• Ex-Penn St. President Charged in Sandusky Case
  • Breaking ground on the covered arena

    A groundbreaking was conducted earlier this week for the new covered arena at North Mesa Stables.

  • Update 11-01-12

    Library board

    The Library Board will meet at 5:30 p.m. Nov. 5 at the White Rock Branch Library.

    Parks and Rec

    The Parks and Recreation Board will meet at 5:30 p.m. Nov. 8 at the Larry Walkup Aquatic Center.

    Business grants

    Learn about various grant opportunities available and if they are a fit for your business from 2-4 p.m. Nov. 7 at the Small Business Center, 190 Central Park Square. Call Heather Campbell at 661-4803 for more information.

    Teen Center update

    An update about the Teen Center will be at 5:30 p.m. today in council chambers.

    Meet Me at Mesa

    Meet Me at the Mesa begins at 9:30 a.m. to 11 a.m. Saturday at the Mesa Library. The program makes the arts accessible to people with dementia.

  • Fire captain gains recognition

    Los Alamos Fire Chief Troy Hughes introduced Capt. Joseph Candelaria to council Tuesday by highlighting one of his most significant accomplishments.

    “I get to come forward tonight with really good news,” Hughes said. “We get to celebrate some of the success we’ve had through building a great partnership with the University of New Mexico-Los Alamos. The partnership has been built through a Fire Science program that is really a great step for our future here in the Los Alamos Fire Department.”

    Council recognized Candelaria with a Leadership Coin for his efforts to create an associate’s degree in fire science at UNM-LA. Candelaria is now UNM-LA’s Fire Science program manager as well as a captain paramedic with LAFD.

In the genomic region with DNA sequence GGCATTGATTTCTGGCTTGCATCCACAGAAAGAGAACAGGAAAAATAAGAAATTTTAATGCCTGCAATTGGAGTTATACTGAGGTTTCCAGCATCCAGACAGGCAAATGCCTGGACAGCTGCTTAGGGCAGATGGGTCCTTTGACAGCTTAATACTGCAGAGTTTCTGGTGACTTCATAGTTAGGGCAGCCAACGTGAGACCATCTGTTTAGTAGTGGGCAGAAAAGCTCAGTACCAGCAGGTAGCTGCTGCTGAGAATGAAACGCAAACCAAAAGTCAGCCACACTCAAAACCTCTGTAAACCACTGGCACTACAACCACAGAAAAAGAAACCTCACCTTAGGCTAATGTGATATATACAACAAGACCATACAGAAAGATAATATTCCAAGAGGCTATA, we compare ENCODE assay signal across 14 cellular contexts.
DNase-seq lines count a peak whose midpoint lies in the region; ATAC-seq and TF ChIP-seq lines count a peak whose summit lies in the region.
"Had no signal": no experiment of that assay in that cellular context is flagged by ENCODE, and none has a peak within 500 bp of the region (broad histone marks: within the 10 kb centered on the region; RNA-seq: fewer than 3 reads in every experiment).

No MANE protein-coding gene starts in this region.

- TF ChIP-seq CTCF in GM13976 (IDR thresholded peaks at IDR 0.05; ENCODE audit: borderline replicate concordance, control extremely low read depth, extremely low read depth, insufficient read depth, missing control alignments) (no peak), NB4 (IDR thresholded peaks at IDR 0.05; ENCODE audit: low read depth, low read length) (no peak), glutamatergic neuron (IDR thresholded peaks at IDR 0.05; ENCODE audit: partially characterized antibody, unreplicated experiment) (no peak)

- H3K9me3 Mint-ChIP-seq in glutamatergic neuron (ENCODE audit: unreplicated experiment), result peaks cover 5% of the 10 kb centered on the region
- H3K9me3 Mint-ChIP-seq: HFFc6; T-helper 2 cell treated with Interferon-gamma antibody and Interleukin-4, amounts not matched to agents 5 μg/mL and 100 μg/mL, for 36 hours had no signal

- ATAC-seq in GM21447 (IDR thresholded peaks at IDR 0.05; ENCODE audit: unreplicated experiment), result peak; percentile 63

Candelaria began working on development of the program based on the National Fire Academy’s Fire and Emergency Services Higher Education curriculum two years ago. During his presentation, Candelaria downplayed his own role in establishing the program.

    “The Los Alamos County Fire Department is proud to be regarded as one of the highest trained and equipped fire departments in the country,” Candelaria said.

  • Updated spending reports due on political races

    SANTA FE, N.M. (AP) — Voters will get an updated look at the cost of New Mexico's legislative races as political committees and candidates face a deadline for fundraising disclosures.

    The last complete pre-election report of campaign spending and contributions must be filed Thursday by candidates for the Legislature and other offices as well as political committees.

    Legislative races are among the most hotly contested in the general election as Republicans and GOP Gov. Susana Martinez try to chip away at Democratic majorities in the state House and Senate.

    Spending on legislative campaigns has soared this year as outside political groups have raised hundreds of thousands of dollars to pay for mailings and advertising to try to influence voters in some House and Senate races.